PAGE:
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X. The Paschal Candle

The Sacramentals of the Holy Catholic Church

The blessing of the Paschal Candle is one of the most imposing ceremonies of Holy Saturday. Some have attributed the origin of this rite to Pope St. Zosimus, who reigned from 417 to 418; but the words of the Roman Breviary, in the 6th Lesson of this holy Pope’s office,[On the 9th of February] lead us to infer that it was already in use in the Basilicas or greater churches and that Losimus extended it to the parishes: “he granted permission to the parishes to bless the Paschal Candle.”

This blessed candle is much larger than those that are commonly used in ecclesiastical ceremonies. It was customary in some dioceses to have one weighing thirty-three pounds, to represent the years of our Saviour’s mortal life. The wax of which it is made is an emblem of the glorified Body of the Risen Jesus, and therefore the candle is lighted on all the Sundays of the Easter time, but extinguished and removed after the gospel of Ascension Day, to indicate that He whom it represents is no longer amongst His children under the outward appearance of humanity, but only under the sacramental species of bread and wine.

There are five incisions in the Paschal Candle, arranged in the form of a cross, into which five grains of incense are put during the blessing. The holes represent the Five Wounds, the marks of which our Lord keeps, and will for ever keep, in His Most Sacred Body. Like five suns, those Wounds are now shedding divine lustre over the blessed Court of Heaven, and are, according to theologians, the mute but most efficacious intercession of our Lord Jesus Christ with his Eternal Father for the members of the Church Militant and Church Suffering. The grains of incense represent the spices with which the Holy Corpse was embalmed by Joseph of Arimathea and Nicodemus.

The deacon of the Mass, not the celebrant priest, blesses the Paschal Candle, to show that the two disciples whom we have just mentioned, not the Apostles, had the precious privilege granted to them of preparing the dead Body for entombment, and that our Lord manifested Himself, on the day of His Resurrection, to Mary Magdalen, and the pious women before He appeared to St. Peter or any other of the Apostles.

The prose or preface which the deacon chants in the ceremony of the blessing is called the Exultet, from the word with which it begins. It is the composition of the great St. Augustine, who died in the fifth century, and is one of the most beautiful and touching relics of the ancient Liturgy, which has come down to us.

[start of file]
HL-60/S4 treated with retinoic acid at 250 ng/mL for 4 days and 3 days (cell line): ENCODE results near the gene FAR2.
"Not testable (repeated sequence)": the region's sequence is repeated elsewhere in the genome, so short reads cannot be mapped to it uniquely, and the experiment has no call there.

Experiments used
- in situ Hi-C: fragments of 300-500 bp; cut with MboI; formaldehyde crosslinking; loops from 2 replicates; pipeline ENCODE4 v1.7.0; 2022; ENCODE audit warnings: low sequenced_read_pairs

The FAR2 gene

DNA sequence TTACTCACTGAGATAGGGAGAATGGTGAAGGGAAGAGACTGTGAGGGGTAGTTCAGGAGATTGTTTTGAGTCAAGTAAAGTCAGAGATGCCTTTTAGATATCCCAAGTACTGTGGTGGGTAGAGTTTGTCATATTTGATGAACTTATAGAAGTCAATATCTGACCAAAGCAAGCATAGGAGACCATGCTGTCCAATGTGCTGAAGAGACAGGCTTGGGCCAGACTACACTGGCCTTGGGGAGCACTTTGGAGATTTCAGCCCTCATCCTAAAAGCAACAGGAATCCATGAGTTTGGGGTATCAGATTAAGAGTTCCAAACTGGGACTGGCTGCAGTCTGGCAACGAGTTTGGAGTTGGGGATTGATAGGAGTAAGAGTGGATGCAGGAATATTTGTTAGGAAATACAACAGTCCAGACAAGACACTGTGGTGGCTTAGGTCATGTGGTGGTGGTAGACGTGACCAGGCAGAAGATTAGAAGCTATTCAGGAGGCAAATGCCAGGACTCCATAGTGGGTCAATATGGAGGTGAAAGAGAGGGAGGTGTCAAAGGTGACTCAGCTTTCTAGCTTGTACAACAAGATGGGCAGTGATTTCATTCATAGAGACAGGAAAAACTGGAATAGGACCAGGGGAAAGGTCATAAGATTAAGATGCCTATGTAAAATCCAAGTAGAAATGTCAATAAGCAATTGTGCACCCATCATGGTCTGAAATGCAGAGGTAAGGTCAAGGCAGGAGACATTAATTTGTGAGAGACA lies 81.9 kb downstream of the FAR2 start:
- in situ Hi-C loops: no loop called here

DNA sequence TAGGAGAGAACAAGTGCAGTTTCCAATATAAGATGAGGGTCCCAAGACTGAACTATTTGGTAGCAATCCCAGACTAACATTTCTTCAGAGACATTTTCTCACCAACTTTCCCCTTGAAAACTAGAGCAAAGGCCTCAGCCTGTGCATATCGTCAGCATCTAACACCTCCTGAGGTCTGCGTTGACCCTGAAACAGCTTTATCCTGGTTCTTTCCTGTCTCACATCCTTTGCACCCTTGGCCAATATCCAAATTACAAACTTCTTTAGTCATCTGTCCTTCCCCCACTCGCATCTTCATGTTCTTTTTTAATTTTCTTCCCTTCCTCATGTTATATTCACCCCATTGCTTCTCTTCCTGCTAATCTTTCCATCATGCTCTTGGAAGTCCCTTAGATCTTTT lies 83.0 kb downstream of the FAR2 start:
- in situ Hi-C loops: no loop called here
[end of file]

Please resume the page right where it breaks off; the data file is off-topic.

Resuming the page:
A list of the moveable feasts was sometimes attached to the Paschal Candle, or even cut into the wax. This custom existed at Rouen and Cluny until the last century. The present Roman Pontifical prescribes that the moveable feasts of the year be proclaimed on the festival of the Epiphany. Flowers were profusely wreathed around the candle. “What more fitting and festive,” says an old Ambrosian Missal, “than to adorn the Flower of Jesse with flowers?”

In the blessing of the baptismal font the Paschal Candle is plunged three times into the water, the celebrant praying meanwhile that the virtue of the Holy Spirit may descend into the sacred font. The immersion of the candle is emblematic of Christ’s descent into the waters of the Jordan to receive Baptism, and its elevation, of our resurrection, as the effect of the Sacrament, from sin to a life of grace.

Christ has redeemed us, by His Passion, from the bondage of Satan, the world and the flesh: a bondage a thousand times more galling than was that of Egypt to the children of Israel. The Paschal Candle represents Him as our Guide through the desert of life to the Promised Land of Heaven. When lighted, it is the pillar of fire that illumined the Hebrew camp by night; when extinguished, it is the cloud that directed their march by day.

Jesus! may Thy Easter Candle keep us ever in mind of Thee! May it teach us to love Thee and to fear Thee, for Thou are set up both for the resurrection and the ruin of many in Israel. That resurrection is Thy gilt; the ruin, if, unfortunately, it should be ours, will be of our own making: Destruction is thy own, O Israel; thy help is only in Me (Osee, xiii. 9.)